Lynne Embleton, chief executive of Aer Lingus, answered questions about flight cancellations and told the committee it operates one of the “most robust” flight schedules in Europe, with 98 per cent of flights as scheduled in June and almost 100 per cent in May.
“So the vast majority of our customers and their luggage have been successfully delivered,” Ms Embleton said.
Vincent Harrison, chief executive of the DAA, said it was “largely” correct to say it will be mid-August before the airport returns to normal operations and that the Defense Forces do not expect to have to do so as Covid-related absences are below 10 percent lie help.
“We’re pretty confident of maintaining the level of service that we’re offering at the moment,” he said.
“I think all of these statements have a common theme that nobody is happy with the overall level of service provided and we are not happy with the overall level of service in areas like cleanliness.
“But as we committed in our previous meeting, we put a special focus on the top priority areas that ensured people didn’t miss flights in the early stages.”
The committee also heard that “hundreds of thousands” of euros have so far been paid out to people who missed flights due to delays at Dublin Airport earlier in the summer.
On Sunday May 29, long queues at security checkpoints due to unusually high levels of staff absenteeism caused 1,400 people to miss their flights and drew criticism from government ministers, politicians and members of the public.
Dublin Airport compensates those left out of pocket as a result.
TDs and Senators were told that more than 75 percent of the motions “have either been completed or are in the advanced stages of processing.”
Louise Bannon, Dublin Airport Authority (DAA) marketing director, told the committee the airport had received 702 applications with an average of 1.9 people involved.
Ms Bannon said 44 per cent of the claims, or 313, have been closed and staff expect all claims to be closed by the end of August.
When asked about the total cost of claims paid out to date, Ms Bannon said it was around “hundreds of thousands” and added: “I would say we’d have to admit a million and we’ll see where we get in terms of that.”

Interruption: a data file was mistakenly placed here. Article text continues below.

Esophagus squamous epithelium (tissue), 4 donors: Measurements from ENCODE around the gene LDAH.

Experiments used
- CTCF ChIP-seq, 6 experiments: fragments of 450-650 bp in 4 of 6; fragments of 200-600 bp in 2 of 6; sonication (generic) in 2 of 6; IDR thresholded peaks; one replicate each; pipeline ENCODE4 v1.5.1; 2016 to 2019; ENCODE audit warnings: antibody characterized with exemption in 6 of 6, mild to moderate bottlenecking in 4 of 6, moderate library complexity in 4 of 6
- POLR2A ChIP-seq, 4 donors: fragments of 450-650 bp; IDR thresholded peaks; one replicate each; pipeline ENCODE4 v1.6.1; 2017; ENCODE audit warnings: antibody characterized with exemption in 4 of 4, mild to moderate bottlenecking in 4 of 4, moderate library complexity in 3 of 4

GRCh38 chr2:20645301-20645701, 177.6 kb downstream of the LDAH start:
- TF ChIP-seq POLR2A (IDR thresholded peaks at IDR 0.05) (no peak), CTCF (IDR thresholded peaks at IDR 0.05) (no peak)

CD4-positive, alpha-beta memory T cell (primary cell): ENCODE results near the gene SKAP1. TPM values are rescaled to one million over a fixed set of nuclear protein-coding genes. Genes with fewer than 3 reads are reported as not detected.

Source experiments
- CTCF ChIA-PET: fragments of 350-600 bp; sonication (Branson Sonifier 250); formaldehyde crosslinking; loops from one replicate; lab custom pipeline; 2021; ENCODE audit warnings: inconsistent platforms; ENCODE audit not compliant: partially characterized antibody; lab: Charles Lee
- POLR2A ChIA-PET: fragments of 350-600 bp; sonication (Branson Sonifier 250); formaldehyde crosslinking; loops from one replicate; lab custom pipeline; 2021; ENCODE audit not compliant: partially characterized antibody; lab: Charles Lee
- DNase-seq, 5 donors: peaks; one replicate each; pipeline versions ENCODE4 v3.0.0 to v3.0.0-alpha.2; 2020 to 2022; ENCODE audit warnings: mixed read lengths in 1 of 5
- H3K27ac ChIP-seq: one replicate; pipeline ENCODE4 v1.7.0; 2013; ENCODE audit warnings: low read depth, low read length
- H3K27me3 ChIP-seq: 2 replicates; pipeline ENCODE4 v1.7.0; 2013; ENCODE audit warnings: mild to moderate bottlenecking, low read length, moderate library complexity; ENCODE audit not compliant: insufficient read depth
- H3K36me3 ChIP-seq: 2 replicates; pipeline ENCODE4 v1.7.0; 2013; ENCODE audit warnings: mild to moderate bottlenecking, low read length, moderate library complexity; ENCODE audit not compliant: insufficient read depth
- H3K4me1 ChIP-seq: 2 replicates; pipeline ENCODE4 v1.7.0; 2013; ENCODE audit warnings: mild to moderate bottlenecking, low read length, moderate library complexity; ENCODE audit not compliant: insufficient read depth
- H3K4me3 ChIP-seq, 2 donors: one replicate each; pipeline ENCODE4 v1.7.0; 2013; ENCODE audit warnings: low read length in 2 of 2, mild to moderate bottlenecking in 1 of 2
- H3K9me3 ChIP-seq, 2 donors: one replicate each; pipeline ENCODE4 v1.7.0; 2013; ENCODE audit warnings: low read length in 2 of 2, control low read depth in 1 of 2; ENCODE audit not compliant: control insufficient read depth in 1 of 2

She said people mostly claim flights if they haven’t been rebooked by their airline, free, incidentals and food and drink.
“Sometimes it takes a bit of a back and forth to get all the claims processed very quickly and we’ve actually found people to be very reasonable and that has helped speed up the settlement of the claims,” Ms Bannon said.
Aer Lingus chief executive Lynne Embleton said the airline was “incredibly frustrated” by the operational disruptions at Dublin Airport this summer and thanked its staff for overcoming the “many, many challenges”.
Those challenges included staffing shortages at airports and airlines across Europe, baggage system failures, staff absenteeism due to Covid-19 and industrial action in parts of France, she said.
Ms Embleton added that sick leave at the airline was now about “four times higher” compared to 2019 and “less than half” of Aer Lingus cancellations were due to Covid-related issues.
“We’ve seen sick leave about four times what it was in 2019.
“Our illness is progressing fairly consistently with what we are seeing in general for Covid cases in Ireland.
“The majority of cancellations are not caused by this, but by the restrictions imposed by other airports,” she told the committee.
When asked what percentage of canceled flights were due to Covid-19, Ms Embleton said: “I would say less than half.
DAA chief executive Vincent Harrison said that during the Omicron wave of Covid-19 the airport had “well over 25-30% staff absenteeism, particularly at security screening” – but current staff absenteeism is “below 10%,” meaning it no defense forces are expected to be needed.
“This is a high level of absence that we would have expected to have been caused by Covid. To date, those absentee rates have not materialized,” he said.
https://www.independent.ie/life/travel/travel-news/dublin-airport-4200-lost-bags-are-now-waiting-to-be-reunited-with-owners-41869286.html Dublin Airport: 4,200 lost bags are now waiting to be reunited with their owners